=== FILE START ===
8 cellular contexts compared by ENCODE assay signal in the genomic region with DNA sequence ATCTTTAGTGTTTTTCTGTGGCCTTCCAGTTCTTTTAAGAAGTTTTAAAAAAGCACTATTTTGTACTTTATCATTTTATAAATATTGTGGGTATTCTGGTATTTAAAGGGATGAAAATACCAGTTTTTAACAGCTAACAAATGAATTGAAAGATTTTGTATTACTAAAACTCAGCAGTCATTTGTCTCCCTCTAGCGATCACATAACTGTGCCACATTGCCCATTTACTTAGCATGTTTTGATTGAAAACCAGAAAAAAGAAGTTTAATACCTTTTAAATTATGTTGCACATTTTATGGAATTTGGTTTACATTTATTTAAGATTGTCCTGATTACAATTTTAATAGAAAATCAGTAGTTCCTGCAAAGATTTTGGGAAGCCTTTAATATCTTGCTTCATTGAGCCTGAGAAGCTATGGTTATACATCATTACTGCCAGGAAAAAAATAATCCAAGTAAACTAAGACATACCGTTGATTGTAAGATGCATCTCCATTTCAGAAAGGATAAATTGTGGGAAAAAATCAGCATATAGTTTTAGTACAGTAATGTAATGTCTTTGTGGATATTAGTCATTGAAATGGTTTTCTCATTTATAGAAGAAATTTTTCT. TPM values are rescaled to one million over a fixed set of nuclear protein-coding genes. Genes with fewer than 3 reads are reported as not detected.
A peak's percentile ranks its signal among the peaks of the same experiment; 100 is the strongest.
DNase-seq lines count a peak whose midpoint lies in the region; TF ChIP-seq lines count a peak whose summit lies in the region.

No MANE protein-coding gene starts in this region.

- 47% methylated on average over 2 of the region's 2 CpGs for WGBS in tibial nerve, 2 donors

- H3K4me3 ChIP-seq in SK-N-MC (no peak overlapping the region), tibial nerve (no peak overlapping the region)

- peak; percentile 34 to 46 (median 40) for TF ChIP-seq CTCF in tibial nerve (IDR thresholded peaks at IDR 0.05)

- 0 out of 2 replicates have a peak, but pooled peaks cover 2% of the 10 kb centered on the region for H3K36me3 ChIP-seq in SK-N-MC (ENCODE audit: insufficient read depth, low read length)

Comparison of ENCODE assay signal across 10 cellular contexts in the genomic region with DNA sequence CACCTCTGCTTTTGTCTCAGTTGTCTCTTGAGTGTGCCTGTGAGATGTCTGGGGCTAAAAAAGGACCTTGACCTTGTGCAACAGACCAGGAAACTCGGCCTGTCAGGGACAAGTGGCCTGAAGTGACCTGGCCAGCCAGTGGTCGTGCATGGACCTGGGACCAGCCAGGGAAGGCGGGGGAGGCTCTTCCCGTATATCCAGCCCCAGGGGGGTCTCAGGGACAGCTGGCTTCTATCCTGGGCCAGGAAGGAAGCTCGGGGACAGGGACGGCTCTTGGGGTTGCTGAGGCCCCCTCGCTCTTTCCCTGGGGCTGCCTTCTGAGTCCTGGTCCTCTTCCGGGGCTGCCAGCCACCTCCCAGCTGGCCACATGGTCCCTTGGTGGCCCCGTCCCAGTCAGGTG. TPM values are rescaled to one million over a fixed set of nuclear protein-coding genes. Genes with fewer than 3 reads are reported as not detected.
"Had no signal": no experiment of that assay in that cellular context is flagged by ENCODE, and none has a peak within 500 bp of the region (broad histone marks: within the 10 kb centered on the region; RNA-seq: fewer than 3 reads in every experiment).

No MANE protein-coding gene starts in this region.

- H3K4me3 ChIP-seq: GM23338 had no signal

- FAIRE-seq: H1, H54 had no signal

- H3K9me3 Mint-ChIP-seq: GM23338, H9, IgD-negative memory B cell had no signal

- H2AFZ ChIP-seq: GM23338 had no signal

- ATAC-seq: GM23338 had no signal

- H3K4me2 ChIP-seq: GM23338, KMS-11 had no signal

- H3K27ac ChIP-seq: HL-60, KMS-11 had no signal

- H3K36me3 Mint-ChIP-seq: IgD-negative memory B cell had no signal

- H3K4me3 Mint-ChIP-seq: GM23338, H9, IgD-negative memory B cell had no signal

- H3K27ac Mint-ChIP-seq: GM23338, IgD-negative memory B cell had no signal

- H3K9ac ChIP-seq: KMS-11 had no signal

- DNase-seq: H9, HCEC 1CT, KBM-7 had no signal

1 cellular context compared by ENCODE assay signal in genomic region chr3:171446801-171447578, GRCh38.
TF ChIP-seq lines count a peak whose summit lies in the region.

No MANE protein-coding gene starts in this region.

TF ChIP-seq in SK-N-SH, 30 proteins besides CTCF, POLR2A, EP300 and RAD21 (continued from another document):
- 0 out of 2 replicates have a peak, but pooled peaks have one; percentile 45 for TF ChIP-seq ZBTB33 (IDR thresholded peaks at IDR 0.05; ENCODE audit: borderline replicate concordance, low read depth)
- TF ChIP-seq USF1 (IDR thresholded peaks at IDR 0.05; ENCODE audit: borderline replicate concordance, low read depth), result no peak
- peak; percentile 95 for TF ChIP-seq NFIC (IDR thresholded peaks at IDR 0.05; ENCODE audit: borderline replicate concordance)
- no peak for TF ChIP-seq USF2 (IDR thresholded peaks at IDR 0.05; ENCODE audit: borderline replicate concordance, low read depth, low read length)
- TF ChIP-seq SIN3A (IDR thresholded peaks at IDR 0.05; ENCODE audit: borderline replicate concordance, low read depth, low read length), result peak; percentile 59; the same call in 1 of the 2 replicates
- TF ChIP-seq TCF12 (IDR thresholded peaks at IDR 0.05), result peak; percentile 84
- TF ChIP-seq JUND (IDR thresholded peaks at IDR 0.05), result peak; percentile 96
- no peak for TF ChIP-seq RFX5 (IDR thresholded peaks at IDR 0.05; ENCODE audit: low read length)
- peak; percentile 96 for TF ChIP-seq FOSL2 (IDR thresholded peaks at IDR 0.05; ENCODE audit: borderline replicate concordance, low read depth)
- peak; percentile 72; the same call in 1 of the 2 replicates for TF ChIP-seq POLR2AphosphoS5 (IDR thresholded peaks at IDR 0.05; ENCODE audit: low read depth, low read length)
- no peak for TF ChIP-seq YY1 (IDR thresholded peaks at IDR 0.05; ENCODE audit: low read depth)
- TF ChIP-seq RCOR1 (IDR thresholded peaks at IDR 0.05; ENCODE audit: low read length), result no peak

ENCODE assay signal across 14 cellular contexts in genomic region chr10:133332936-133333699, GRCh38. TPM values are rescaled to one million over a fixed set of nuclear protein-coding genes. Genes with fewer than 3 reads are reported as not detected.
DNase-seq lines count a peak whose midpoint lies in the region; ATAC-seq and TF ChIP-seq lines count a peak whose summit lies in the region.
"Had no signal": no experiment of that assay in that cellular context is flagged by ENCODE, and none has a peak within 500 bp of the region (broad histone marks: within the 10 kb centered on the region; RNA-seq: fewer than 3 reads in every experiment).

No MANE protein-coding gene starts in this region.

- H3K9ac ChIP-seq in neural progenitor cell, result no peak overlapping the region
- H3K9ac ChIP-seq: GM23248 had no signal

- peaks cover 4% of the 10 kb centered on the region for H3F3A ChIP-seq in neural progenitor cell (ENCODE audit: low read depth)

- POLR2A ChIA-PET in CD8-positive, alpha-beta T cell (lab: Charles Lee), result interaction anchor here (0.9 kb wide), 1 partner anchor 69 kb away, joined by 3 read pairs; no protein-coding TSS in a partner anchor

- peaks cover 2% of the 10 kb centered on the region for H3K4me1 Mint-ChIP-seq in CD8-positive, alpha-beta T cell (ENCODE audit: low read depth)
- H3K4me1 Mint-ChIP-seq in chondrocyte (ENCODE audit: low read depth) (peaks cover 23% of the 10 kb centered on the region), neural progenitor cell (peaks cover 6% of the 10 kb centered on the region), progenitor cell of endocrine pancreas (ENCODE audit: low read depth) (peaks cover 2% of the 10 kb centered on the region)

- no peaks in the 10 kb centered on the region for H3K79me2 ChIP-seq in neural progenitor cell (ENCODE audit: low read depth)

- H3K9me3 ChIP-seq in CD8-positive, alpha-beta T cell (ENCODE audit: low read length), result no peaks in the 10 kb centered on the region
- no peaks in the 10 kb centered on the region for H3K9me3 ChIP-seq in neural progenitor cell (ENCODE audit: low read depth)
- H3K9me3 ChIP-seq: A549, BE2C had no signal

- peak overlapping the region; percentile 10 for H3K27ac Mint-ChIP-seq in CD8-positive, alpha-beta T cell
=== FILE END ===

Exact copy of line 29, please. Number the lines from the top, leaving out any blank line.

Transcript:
- TF ChIP-seq USF1 (IDR thresholded peaks at IDR 0.05; ENCODE audit: borderline replicate concordance, low read depth), result no peak